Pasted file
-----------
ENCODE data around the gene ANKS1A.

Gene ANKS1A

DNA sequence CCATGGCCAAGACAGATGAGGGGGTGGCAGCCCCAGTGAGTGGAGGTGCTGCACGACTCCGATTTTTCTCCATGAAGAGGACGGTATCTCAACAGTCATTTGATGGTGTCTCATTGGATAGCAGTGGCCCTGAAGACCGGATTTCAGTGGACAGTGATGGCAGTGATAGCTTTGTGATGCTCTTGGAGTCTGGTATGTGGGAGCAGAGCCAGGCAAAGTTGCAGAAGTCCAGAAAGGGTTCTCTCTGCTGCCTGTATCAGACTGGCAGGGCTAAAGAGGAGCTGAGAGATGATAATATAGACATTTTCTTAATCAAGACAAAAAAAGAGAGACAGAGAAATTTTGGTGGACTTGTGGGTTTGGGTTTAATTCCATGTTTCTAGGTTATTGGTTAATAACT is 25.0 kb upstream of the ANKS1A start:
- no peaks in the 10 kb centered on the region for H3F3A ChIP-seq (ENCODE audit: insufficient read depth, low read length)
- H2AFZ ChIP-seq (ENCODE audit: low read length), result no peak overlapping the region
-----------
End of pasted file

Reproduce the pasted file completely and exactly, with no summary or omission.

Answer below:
ENCODE data around the gene ANKS1A.

Gene ANKS1A

DNA sequence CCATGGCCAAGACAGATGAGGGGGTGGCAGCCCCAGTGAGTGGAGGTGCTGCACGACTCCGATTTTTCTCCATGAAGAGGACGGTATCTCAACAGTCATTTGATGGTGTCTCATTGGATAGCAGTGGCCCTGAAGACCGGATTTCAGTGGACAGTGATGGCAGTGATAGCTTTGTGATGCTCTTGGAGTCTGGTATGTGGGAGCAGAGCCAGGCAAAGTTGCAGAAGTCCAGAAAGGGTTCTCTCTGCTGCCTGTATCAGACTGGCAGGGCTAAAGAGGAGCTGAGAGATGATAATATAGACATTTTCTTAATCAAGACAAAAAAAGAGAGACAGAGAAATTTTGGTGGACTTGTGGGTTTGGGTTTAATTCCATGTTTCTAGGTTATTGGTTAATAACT is 25.0 kb upstream of the ANKS1A start:
- no peaks in the 10 kb centered on the region for H3F3A ChIP-seq (ENCODE audit: insufficient read depth, low read length)
- H2AFZ ChIP-seq (ENCODE audit: low read length), result no peak overlapping the region